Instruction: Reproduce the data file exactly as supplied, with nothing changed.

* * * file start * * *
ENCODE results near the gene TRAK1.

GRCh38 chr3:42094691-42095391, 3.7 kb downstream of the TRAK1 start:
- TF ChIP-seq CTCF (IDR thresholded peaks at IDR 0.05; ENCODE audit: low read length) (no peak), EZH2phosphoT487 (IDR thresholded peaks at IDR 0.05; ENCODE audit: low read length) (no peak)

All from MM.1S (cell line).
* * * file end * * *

ENCODE results near the gene TRAK1.

GRCh38 chr3:42094691-42095391, 3.7 kb downstream of the TRAK1 start:
- TF ChIP-seq CTCF (IDR thresholded peaks at IDR 0.05; ENCODE audit: low read length) (no peak), EZH2phosphoT487 (IDR thresholded peaks at IDR 0.05; ENCODE audit: low read length) (no peak)

All from MM.1S (cell line).